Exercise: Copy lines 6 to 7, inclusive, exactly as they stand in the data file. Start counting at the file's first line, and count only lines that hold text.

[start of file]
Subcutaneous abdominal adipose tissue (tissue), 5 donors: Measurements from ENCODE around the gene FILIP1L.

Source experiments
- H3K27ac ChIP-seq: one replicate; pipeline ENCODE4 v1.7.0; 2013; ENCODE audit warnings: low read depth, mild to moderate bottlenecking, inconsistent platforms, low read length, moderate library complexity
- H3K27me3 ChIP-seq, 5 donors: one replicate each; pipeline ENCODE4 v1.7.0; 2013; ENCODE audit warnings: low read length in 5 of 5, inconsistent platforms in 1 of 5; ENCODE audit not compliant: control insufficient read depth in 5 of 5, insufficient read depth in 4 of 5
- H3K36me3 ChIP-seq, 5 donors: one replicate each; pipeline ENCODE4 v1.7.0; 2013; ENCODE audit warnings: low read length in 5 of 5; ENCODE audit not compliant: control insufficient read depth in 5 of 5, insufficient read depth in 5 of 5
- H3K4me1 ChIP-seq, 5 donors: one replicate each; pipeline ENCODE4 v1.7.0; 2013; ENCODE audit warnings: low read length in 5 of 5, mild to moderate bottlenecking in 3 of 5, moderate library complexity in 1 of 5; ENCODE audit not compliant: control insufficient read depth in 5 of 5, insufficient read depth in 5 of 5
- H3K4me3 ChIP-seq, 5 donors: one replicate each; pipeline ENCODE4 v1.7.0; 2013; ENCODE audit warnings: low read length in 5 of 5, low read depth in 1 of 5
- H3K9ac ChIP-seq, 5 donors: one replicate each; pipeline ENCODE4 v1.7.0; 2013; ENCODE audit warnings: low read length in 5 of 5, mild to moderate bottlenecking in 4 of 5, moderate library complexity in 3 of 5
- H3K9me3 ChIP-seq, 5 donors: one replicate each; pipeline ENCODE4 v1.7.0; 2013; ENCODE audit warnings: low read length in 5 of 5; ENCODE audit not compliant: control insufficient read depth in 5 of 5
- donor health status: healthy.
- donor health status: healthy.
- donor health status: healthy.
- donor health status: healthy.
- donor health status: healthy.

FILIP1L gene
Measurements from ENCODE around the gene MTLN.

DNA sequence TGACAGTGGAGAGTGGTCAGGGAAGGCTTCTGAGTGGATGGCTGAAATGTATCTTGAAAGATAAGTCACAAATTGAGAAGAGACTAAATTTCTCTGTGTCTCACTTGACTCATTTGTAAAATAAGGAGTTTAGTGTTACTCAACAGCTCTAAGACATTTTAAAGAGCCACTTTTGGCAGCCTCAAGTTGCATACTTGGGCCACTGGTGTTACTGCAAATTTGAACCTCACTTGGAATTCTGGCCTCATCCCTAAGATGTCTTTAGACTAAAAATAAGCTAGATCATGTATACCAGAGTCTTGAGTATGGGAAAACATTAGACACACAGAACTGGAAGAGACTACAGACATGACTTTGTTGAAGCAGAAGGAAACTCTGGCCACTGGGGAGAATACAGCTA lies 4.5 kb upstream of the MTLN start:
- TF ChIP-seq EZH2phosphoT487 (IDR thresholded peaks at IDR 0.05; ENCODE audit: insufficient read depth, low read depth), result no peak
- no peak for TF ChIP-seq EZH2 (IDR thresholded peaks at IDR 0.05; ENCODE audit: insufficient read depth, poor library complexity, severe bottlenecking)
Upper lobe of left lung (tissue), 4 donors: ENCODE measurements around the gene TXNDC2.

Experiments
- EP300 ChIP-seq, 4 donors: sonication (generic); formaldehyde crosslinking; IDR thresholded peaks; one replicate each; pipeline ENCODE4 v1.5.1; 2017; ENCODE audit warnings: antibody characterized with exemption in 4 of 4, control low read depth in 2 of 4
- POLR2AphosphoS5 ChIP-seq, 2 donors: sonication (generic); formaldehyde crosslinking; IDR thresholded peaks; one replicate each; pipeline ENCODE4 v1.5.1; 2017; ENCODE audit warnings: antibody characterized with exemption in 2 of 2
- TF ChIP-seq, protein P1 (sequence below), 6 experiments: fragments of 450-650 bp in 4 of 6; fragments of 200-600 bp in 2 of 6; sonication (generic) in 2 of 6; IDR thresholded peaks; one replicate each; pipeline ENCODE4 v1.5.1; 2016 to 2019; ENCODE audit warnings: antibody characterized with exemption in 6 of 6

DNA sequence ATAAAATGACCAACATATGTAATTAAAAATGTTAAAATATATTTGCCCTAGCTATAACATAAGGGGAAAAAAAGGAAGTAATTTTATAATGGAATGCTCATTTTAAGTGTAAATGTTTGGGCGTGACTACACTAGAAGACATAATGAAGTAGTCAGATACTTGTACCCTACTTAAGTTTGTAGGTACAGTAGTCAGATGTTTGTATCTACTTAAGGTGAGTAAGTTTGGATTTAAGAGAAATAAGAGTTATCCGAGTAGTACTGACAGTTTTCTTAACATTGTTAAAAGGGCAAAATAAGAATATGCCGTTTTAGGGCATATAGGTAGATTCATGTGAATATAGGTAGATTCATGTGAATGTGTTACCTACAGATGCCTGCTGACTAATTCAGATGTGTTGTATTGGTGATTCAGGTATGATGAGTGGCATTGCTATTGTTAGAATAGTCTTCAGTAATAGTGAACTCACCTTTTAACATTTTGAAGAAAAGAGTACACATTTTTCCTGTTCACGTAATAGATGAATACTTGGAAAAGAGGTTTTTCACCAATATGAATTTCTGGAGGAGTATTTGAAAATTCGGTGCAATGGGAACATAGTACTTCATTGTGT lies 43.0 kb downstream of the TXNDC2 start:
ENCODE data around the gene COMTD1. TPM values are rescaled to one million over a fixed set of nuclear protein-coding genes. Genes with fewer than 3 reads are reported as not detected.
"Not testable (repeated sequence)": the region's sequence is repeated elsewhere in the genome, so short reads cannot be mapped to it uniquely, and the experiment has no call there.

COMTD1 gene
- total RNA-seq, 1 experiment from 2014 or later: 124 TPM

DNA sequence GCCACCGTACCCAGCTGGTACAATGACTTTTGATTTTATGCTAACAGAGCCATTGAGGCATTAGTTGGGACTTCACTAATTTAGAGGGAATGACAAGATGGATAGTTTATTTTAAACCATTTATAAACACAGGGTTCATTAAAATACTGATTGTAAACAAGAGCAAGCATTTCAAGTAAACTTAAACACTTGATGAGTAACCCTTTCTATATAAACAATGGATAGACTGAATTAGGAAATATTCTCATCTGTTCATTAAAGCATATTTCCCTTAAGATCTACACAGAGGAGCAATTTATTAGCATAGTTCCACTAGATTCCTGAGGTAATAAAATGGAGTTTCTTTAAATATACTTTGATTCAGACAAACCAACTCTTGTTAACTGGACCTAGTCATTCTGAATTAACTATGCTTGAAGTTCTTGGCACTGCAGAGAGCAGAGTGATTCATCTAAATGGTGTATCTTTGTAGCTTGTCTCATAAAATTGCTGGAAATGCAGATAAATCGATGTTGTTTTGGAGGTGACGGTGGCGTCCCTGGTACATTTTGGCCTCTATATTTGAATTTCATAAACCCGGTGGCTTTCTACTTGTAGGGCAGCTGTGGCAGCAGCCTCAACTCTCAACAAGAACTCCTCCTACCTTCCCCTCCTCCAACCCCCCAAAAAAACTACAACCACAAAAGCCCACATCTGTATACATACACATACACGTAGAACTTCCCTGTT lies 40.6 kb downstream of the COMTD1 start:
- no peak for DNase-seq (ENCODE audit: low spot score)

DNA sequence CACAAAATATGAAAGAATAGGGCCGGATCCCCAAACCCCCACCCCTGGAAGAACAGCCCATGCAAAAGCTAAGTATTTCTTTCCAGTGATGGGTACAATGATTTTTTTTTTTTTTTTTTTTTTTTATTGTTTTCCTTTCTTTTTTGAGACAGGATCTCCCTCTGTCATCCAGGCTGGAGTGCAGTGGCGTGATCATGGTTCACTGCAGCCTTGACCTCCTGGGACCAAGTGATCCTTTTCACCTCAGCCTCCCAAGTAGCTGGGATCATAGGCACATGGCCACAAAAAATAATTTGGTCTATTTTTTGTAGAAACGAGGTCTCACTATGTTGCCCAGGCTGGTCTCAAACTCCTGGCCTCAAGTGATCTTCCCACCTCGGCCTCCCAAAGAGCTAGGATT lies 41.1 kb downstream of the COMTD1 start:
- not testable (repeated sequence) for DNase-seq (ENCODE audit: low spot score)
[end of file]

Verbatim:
- H3K4me1 ChIP-seq, 5 donors: one replicate each; pipeline ENCODE4 v1.7.0; 2013; ENCODE audit warnings: low read length in 5 of 5, mild to moderate bottlenecking in 3 of 5, moderate library complexity in 1 of 5; ENCODE audit not compliant: control insufficient read depth in 5 of 5, insufficient read depth in 5 of 5
- H3K4me3 ChIP-seq, 5 donors: one replicate each; pipeline ENCODE4 v1.7.0; 2013; ENCODE audit warnings: low read length in 5 of 5, low read depth in 1 of 5